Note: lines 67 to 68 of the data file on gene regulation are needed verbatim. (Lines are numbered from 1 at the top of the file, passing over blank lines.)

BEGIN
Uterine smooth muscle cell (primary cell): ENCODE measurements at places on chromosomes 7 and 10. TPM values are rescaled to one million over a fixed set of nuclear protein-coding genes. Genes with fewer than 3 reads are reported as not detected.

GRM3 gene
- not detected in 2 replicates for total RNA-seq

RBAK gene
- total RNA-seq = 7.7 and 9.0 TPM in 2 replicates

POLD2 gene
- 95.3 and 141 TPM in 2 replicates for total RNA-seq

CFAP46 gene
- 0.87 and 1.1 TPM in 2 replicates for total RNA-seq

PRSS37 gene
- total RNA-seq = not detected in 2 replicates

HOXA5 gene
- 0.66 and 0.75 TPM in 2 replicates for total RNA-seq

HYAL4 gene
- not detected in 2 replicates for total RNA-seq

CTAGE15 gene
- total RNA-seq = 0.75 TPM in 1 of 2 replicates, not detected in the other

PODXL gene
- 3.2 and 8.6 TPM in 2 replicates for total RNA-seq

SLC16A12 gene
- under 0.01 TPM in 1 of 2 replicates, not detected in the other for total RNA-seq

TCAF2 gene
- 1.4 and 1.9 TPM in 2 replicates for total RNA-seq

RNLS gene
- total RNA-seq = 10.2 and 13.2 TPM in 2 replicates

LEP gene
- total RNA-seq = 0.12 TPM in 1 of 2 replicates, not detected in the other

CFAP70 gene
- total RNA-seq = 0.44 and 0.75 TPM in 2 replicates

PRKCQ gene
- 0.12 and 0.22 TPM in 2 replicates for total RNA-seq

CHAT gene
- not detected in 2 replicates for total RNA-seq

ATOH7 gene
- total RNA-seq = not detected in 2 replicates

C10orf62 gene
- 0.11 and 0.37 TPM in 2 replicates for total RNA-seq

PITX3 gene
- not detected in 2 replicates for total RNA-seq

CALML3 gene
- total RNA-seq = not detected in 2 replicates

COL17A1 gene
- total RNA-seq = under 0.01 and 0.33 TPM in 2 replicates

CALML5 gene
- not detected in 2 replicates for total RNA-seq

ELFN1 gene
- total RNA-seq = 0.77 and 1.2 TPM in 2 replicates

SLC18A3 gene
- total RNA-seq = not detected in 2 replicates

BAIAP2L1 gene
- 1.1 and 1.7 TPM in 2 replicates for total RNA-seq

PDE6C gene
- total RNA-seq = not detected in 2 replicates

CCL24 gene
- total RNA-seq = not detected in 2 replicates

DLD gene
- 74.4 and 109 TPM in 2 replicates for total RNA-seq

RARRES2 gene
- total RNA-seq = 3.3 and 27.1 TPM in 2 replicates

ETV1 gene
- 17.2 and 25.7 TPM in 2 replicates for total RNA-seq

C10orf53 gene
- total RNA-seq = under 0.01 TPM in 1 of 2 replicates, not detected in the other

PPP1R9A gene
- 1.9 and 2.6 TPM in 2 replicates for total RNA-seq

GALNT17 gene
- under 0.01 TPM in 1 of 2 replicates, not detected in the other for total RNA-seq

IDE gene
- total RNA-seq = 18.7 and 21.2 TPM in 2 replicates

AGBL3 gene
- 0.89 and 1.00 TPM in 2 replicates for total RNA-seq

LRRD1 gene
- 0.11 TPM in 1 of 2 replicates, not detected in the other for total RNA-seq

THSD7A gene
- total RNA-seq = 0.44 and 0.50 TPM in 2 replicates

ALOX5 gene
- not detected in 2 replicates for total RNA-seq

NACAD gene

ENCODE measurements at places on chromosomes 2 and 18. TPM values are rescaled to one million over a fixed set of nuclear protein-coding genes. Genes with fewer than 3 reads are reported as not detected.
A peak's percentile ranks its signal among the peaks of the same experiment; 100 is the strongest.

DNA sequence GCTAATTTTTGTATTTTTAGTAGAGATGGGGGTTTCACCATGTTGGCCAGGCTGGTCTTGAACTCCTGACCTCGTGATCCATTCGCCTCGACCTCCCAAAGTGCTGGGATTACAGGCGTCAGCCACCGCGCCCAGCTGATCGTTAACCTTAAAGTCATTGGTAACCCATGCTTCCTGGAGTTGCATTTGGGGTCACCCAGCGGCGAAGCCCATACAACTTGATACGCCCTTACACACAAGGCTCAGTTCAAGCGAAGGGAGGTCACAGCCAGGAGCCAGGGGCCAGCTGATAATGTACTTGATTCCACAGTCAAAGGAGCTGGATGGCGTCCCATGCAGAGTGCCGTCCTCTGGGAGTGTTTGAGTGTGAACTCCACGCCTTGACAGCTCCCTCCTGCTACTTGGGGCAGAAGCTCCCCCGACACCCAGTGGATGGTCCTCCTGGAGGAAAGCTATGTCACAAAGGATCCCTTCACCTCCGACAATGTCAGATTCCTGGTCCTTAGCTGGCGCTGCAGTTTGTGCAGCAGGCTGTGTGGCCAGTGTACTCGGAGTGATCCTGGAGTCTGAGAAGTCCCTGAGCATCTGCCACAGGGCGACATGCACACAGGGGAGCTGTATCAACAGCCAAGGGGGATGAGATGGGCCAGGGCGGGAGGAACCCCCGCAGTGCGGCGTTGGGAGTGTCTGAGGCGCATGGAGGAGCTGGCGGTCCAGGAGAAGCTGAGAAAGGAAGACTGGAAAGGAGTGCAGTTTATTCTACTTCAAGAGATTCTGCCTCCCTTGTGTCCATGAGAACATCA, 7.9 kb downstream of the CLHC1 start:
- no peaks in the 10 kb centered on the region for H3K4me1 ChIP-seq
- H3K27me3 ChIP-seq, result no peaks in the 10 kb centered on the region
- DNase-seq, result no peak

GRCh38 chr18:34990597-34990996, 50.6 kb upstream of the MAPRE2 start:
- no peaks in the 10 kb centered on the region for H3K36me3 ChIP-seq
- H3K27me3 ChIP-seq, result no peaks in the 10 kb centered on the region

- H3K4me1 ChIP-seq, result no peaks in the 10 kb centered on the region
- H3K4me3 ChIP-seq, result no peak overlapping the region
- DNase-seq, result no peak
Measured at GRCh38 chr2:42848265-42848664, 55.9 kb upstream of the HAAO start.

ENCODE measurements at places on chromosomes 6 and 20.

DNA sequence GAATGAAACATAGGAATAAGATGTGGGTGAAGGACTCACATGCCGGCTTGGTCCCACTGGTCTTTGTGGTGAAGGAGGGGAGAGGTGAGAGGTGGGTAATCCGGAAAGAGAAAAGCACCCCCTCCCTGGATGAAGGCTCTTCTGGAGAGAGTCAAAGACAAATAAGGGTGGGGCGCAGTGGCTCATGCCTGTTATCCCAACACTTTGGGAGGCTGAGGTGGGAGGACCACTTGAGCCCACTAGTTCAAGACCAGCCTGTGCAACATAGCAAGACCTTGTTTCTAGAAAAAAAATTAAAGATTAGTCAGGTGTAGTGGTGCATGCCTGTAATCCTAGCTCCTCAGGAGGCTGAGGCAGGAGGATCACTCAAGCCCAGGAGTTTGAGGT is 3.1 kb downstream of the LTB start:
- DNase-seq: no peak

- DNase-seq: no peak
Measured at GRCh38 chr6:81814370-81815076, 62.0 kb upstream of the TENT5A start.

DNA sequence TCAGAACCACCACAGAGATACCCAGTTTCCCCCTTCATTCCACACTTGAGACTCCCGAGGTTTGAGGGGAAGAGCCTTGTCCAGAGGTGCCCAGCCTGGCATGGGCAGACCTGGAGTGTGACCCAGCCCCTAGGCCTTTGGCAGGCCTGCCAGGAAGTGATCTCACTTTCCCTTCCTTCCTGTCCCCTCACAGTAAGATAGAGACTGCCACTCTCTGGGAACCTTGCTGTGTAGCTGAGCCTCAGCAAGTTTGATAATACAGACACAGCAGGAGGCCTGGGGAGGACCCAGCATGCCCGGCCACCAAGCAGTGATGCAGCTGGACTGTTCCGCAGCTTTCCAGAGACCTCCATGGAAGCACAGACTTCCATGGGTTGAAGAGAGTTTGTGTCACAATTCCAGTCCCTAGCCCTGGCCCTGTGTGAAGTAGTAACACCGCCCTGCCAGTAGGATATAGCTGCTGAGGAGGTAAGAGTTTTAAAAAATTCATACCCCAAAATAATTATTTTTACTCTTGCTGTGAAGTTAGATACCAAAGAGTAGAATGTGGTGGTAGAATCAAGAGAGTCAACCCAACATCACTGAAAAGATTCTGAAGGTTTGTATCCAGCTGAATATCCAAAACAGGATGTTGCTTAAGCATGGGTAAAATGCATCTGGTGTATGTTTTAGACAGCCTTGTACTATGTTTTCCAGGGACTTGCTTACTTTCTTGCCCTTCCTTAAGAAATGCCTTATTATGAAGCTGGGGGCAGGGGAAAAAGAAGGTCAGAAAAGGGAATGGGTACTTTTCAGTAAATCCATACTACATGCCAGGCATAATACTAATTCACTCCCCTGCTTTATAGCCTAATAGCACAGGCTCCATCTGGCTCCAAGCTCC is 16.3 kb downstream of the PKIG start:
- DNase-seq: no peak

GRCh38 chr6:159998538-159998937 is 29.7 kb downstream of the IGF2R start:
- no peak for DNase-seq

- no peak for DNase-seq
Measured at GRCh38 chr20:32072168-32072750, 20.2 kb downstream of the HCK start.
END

- under 0.01 TPM in 1 of 2 replicates, not detected in the other for total RNA-seq

IDE gene